Likewise, when Dread Pirate Roberts, the mastermind behind Silk Road, sent messages to employees about the black market’s security, he often couldn’t be bothered to encrypt his text. Many Silk Road drug dealers and customers—even the multi-million dollar kingpins and big-spending customers—didn’t bother with encryption even for sensitive data like names and addresses right up until the FBI shut the market down in October.

If journalists chasing world-changing stories and technocriminals making millions and risking prison can’t be bothered with security software, what are the chances that average citizens will adopt the tools that can protect them from prying eyes?

The technology is here. PGP and Off The Record messaging offer strong encryption for emails and chat. Anonymity networks like Tor and I2P can stand up to the most powerful adversaries. But if they intimidate the average user, they’ll never be the tools of mass liberation that their designers hope for.

Nobody wants to sit down at their computers or turn on their mobile devices and tediously manage their security. Instead, they want to know that the best security in the world is already in place to protect them, ready to use at a moment’s notice.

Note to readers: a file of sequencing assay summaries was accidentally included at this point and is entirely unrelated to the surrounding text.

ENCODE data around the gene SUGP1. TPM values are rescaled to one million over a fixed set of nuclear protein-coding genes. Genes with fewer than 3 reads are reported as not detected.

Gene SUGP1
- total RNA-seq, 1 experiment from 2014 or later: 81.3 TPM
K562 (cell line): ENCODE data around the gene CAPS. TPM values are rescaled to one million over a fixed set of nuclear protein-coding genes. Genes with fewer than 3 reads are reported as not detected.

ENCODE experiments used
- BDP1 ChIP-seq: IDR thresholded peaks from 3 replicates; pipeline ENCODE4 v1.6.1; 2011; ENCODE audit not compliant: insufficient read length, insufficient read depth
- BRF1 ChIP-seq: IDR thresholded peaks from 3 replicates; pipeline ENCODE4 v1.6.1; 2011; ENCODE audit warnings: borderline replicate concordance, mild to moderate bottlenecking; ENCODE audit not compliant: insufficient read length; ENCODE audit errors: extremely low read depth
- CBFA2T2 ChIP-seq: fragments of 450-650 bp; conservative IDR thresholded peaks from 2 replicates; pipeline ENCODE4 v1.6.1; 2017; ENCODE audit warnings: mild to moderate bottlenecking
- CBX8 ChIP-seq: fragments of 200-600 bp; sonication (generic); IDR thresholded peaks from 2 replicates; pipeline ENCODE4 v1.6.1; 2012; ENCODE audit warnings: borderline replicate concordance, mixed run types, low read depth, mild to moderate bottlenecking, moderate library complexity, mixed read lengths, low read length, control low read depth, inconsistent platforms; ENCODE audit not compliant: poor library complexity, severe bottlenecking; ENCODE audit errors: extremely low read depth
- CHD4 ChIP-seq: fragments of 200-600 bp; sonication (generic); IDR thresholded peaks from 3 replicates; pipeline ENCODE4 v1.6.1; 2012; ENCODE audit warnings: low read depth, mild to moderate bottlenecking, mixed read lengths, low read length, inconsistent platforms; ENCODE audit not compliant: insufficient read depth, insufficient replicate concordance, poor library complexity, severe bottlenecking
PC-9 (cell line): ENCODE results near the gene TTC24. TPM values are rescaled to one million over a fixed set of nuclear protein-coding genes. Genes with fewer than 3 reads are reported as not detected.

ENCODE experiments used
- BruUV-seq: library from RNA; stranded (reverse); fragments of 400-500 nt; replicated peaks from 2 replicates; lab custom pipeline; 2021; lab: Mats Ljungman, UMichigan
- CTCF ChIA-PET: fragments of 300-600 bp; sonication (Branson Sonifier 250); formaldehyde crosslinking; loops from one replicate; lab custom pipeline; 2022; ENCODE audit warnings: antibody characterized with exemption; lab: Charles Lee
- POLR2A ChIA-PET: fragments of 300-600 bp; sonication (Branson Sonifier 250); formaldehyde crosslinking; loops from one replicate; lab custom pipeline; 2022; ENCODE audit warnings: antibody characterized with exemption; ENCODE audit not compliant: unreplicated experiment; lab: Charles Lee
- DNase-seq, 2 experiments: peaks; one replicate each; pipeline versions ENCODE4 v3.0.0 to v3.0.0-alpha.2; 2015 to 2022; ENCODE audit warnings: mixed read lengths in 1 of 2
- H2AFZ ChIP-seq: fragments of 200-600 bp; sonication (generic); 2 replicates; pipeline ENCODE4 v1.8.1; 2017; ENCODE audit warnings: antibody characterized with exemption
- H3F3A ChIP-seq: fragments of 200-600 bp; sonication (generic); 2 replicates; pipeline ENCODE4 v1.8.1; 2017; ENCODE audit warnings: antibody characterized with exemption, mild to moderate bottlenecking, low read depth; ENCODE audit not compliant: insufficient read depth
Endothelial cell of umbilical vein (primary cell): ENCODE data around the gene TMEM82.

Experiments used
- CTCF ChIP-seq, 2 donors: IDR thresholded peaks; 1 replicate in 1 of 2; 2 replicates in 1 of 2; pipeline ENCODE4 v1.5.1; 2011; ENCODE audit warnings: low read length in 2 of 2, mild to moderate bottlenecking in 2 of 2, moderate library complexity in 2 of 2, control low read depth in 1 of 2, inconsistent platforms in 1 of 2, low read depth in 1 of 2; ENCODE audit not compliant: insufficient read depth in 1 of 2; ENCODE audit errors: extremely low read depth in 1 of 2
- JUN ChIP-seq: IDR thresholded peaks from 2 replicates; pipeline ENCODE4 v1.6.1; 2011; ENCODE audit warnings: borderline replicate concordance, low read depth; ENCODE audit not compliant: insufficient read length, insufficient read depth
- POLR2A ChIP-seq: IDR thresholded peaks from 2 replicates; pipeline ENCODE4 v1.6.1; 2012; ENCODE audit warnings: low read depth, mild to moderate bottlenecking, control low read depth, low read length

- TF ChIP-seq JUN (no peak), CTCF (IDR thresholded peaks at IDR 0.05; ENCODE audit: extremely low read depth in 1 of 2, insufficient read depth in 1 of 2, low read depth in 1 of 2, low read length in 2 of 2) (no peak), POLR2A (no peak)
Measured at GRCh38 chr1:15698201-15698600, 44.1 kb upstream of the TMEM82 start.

It’s the classic “unmotivated user” problem.

“It is easy for people to put off learning about security, or to optimistically assume that their security is working,” Alma Whitten and J.D. Tygar wrote in “Why Johnny Can’t Encrypt.” Security that is too difficult or annoying—i.e. most powerful security tools today—will cause people to give up.

The Electronic Frontier Foundation, one of the leading digital civil rights organizations, has long recognized the problem and is now acting on it. Last week, the group launched the EFF CUP (Crypto Usability Prize), a competition to see who can build “the first usable, secure, and private end-to-end encrypted communication tool.”

The resulting product would have a substantial impact well beyond the realm of activism. When the right product comes along, plenty of enterprises will be ready to pay. Companies like Just Mail see big growth and dollar signs in easy cybersecurity. Right alongside individuals seeking smart encryption technology will be massive enterprises who know that anything too complex can ultimately work against their interests. 

After all, the most powerful encryption technology in the world is meaningless if no one actually uses it.

The future is Tor

The most famous security tool online today is Tor.

The anonymity network has connections to several of the world’s biggest headlines in the past few years, including the rise of WikiLeaks, Edward Snowden’s NSA whistleblowing, and Silk Road’s downfall.